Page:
Anti-Uber protests turn violent in France
French taxi drivers protest in the southern city of Marseille as they demonstrate against Uber, which is facing fierce opposition from traditional cabs.(Anne-Christine Poujoulat / AFP/Getty Images)
French taxi drivers clash with riot police as they attempt to disrupt rush-hour traffic on the ring road around Paris during a demonstration against the Uber ride-share service.(Ian Langsdon / European Pressphoto Agency )
A taxi driver holds a placard which reads, “Stop Uber, stop listening,” during a protest in Paris.(Michel Euler / Associated Press)
Police officers stand next to a burned car during a taxi drivers demonstration in Paris. French taxis are on strike around the country, after weeks of rising tensions over Uber’s ride-share service.(Michel Euler / Associated Press)
Travelers who were caught in the gridlock caused by anti-Uber protests walk along a freeway toward the Charles de Gaulle airport near Paris on June 25.(Ian Langsdon / European Pressphoto Agency )
A taxi driver argues with a riot police officer standing guard during a demonstration at the Porte Maillot traffic roundabout on June 25 in Paris.(Loic Venance / AFP/Getty Images)
A vehicle smolders after it was set ablaze by French taxi drivers as they clashed with riot police during a demonstration against the Uber ride-share service in Paris.
(Ian Langsdon / European Pressphoto Agency )
French taxi drivers overturned cars, burned tires and blocked access to airports and train stations in a second day of violent protest Thursday against competition from the ride-sharing service Uber.
Hundreds of licensed cabbies, who say competition from the popular service is cutting into their income and threatening their jobs, converged on cities to stage demonstrations as part of a nationwide strike.
In Paris, riot police fired tear gas to clear protesting drivers from one of the main entrance roads to the city on the “péripherique” ring road.
The protests came after weeks of rising tension over the San Francisco-based service, which continues to operate despite a law clamping down on its operations.
French taxi unions accuse Uber -- and particularly the UberPOP service, which connects passengers to a network of nonprofessional drivers -- of ignoring court rulings, and complain police have turned a blind eye to the operation.
Uber has appealed against the judgments and is awaiting a final decision from France’s constitutional court, which began deliberating on the matter Tuesday.
Taxi drivers pay up to $270,000 to obtain their licenses, which unions complain amateur drivers don’t have to pay. Many of these drivers don’t pay taxes and social charges, either, according to the unions. This, they contend, gives Uber drivers an unfair advantage.
“We are faced with permanent provocation [from Uber],” Serge Metz, the head of the taxi company G7, told French television. “There can be only one response: a firm and systematic seizure of offending vehicles.”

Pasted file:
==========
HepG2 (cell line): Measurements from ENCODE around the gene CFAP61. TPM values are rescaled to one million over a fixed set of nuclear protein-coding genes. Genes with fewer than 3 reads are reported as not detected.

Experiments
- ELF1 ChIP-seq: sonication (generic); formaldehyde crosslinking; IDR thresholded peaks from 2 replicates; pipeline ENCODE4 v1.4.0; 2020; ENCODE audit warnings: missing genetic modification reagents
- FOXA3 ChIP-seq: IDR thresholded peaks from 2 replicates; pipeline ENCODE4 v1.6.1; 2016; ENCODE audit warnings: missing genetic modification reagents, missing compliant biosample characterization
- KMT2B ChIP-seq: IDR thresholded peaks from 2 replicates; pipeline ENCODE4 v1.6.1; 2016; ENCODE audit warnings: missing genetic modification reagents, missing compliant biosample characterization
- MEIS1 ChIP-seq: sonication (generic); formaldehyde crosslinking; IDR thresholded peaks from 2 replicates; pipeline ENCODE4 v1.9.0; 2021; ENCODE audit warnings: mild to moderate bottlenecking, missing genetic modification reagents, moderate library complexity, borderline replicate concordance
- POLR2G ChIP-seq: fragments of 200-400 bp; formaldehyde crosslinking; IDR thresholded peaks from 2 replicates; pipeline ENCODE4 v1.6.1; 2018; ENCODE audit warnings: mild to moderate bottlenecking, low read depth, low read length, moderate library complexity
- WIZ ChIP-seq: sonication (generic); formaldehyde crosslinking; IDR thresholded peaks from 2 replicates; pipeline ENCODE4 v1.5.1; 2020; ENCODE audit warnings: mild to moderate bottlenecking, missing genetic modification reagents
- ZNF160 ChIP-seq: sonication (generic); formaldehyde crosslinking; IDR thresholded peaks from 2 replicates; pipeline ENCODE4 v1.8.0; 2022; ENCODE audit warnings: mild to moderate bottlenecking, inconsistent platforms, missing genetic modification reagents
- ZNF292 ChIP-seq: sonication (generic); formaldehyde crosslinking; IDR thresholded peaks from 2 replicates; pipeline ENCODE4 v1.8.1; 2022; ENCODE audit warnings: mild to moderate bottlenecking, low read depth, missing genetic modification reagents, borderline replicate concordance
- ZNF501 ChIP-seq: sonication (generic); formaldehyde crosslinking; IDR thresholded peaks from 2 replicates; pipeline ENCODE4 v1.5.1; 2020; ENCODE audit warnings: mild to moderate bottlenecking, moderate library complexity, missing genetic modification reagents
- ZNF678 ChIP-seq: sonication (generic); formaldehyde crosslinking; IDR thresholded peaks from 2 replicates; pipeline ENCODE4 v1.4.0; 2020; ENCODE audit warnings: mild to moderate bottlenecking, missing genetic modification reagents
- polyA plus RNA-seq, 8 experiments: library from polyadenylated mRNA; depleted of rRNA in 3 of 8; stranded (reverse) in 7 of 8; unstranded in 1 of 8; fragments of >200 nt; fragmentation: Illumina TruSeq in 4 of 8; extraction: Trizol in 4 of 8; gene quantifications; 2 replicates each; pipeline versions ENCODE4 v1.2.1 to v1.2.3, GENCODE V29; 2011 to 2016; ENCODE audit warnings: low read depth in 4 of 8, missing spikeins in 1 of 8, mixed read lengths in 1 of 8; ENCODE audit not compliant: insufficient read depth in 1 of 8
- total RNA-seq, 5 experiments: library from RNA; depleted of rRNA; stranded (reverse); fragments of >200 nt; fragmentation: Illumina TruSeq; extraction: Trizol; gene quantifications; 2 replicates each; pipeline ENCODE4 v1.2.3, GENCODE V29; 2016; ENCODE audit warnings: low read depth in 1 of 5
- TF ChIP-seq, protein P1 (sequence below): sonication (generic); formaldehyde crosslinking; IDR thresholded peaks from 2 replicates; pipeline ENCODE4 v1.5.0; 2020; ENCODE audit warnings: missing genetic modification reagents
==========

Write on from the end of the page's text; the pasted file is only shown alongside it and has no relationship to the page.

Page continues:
Uber argues that the taxi drivers are an outdated lobby fixed on defending their monopoly at the expense of customer needs. Visitors to Paris frequently complain of having trouble finding an official taxi.
Uber is estimated to have around 400,000 French customers a month, but is facing legal challenges across Europe.
Among those caught up in the violence was actress-musician Courtney Love, whose car was attacked by anti-Uber protesters in Paris. Love took to social media to describe how the vehicle she was traveling in was ambushed.
“They’re beating the cars with metal bats. This is France?? I’m safer in Baghdad,” she tweeted.
In another tweet, Love lambasted the French president: “Francois Hollande where are the ... police??? is it legal for your people to attack visitors? Get your ass to the airport. Wtf???”
The singer later added that she had been “scared out of her wits.”
An estimated 2,800 taxi drivers took part in the strike, setting up around 30 roadblocks across France, including on roads leading to Paris’ Charles de Gaulle and Orly airports. Some visitors had to walk between terminals and along busy roads to catch flights and trains.
There were reports in the French media of gangs of taxi drivers hunting down drivers they suspected of operating for Uber at the two airports and of attacks on some private-hire cars and even licensed taxis that were not taking part in the protests.
In the eastern city of Strasbourg, there were reports of taxi drivers posing as Uber customers to lure drivers to isolated spots where they and their vehicles were attacked. [Link in French]
Thomas Meister, an Uber spokesman, described the assaults as “totally scandalous” and the “actions of yobs.”
“It’s a small minority of taxi drivers who are not doing their profession any favors,” he said.
France’s interior minister, Bernard Cazeneuve, has called for a nationwide legal clampdown on UberPOP, citing the “serious public order disturbances and development of this illegal activity.”
Meister accused the minister of disregarding the normal legal process.
“The way things work in a state of law is that it’s for the justice to judge whether something is illegal or not,” Meister told French journalists.
In October, France passed a law banning any service that puts passengers in touch with unregistered drivers. Uber has contested the measure, saying it is counter to business freedom.
Willsher is a special correspondent.
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